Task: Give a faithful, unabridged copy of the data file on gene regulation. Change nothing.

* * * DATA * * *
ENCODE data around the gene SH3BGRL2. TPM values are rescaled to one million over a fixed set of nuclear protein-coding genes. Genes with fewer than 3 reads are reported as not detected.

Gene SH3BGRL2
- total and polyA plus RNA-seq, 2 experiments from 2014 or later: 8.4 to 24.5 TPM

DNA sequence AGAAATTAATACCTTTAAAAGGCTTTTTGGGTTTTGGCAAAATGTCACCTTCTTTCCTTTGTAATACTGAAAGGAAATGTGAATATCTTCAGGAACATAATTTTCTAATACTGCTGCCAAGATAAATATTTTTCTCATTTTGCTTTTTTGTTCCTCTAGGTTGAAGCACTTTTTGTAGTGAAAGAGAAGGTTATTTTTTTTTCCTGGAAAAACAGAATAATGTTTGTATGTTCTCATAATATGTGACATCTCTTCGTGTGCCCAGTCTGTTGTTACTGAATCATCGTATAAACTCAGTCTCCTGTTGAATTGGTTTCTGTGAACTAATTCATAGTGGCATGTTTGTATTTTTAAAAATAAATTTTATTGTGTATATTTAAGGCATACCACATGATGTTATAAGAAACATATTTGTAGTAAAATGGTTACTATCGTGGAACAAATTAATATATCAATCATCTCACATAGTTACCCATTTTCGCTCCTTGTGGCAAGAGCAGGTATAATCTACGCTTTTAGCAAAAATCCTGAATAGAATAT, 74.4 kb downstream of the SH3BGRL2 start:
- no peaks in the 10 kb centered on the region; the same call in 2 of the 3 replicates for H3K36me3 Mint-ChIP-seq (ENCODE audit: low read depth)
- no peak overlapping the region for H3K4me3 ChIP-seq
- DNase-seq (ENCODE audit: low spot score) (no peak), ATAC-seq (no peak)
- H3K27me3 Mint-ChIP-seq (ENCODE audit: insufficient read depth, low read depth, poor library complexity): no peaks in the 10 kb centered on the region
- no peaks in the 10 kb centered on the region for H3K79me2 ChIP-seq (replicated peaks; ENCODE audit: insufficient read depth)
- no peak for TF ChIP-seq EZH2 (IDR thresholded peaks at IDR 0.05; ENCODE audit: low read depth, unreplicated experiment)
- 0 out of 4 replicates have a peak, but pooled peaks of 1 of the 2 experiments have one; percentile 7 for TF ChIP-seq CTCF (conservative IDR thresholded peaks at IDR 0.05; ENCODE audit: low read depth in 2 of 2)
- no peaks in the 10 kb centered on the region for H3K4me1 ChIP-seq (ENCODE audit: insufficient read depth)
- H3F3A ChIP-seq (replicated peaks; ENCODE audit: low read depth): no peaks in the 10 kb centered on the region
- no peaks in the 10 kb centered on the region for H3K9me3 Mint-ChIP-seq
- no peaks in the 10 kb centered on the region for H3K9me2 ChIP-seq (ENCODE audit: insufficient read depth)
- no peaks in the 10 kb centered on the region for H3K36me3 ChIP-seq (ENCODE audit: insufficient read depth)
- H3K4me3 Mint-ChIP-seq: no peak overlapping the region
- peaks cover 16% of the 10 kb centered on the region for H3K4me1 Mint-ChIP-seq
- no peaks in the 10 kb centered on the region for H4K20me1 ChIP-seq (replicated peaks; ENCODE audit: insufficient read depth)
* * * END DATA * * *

ENCODE data around the gene SH3BGRL2. TPM values are rescaled to one million over a fixed set of nuclear protein-coding genes. Genes with fewer than 3 reads are reported as not detected.

Gene SH3BGRL2
- total and polyA plus RNA-seq, 2 experiments from 2014 or later: 8.4 to 24.5 TPM

DNA sequence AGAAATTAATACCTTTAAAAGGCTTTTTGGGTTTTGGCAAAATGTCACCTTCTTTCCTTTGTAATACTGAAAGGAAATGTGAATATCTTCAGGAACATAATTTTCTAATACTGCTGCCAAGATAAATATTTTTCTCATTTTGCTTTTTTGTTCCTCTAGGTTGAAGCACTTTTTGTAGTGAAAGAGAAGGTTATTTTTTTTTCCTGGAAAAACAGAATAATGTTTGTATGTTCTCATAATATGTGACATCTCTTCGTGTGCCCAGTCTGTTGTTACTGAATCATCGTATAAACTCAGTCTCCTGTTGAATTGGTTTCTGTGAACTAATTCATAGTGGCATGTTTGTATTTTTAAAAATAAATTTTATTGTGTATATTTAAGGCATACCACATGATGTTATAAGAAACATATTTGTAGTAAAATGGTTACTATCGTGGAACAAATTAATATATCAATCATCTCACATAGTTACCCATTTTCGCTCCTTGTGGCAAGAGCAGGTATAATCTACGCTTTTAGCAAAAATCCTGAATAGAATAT, 74.4 kb downstream of the SH3BGRL2 start:
- no peaks in the 10 kb centered on the region; the same call in 2 of the 3 replicates for H3K36me3 Mint-ChIP-seq (ENCODE audit: low read depth)
- no peak overlapping the region for H3K4me3 ChIP-seq
- DNase-seq (ENCODE audit: low spot score) (no peak), ATAC-seq (no peak)
- H3K27me3 Mint-ChIP-seq (ENCODE audit: insufficient read depth, low read depth, poor library complexity): no peaks in the 10 kb centered on the region
- no peaks in the 10 kb centered on the region for H3K79me2 ChIP-seq (replicated peaks; ENCODE audit: insufficient read depth)
- no peak for TF ChIP-seq EZH2 (IDR thresholded peaks at IDR 0.05; ENCODE audit: low read depth, unreplicated experiment)
- 0 out of 4 replicates have a peak, but pooled peaks of 1 of the 2 experiments have one; percentile 7 for TF ChIP-seq CTCF (conservative IDR thresholded peaks at IDR 0.05; ENCODE audit: low read depth in 2 of 2)
- no peaks in the 10 kb centered on the region for H3K4me1 ChIP-seq (ENCODE audit: insufficient read depth)
- H3F3A ChIP-seq (replicated peaks; ENCODE audit: low read depth): no peaks in the 10 kb centered on the region
- no peaks in the 10 kb centered on the region for H3K9me3 Mint-ChIP-seq
- no peaks in the 10 kb centered on the region for H3K9me2 ChIP-seq (ENCODE audit: insufficient read depth)
- no peaks in the 10 kb centered on the region for H3K36me3 ChIP-seq (ENCODE audit: insufficient read depth)
- H3K4me3 Mint-ChIP-seq: no peak overlapping the region
- peaks cover 16% of the 10 kb centered on the region for H3K4me1 Mint-ChIP-seq
- no peaks in the 10 kb centered on the region for H4K20me1 ChIP-seq (replicated peaks; ENCODE audit: insufficient read depth)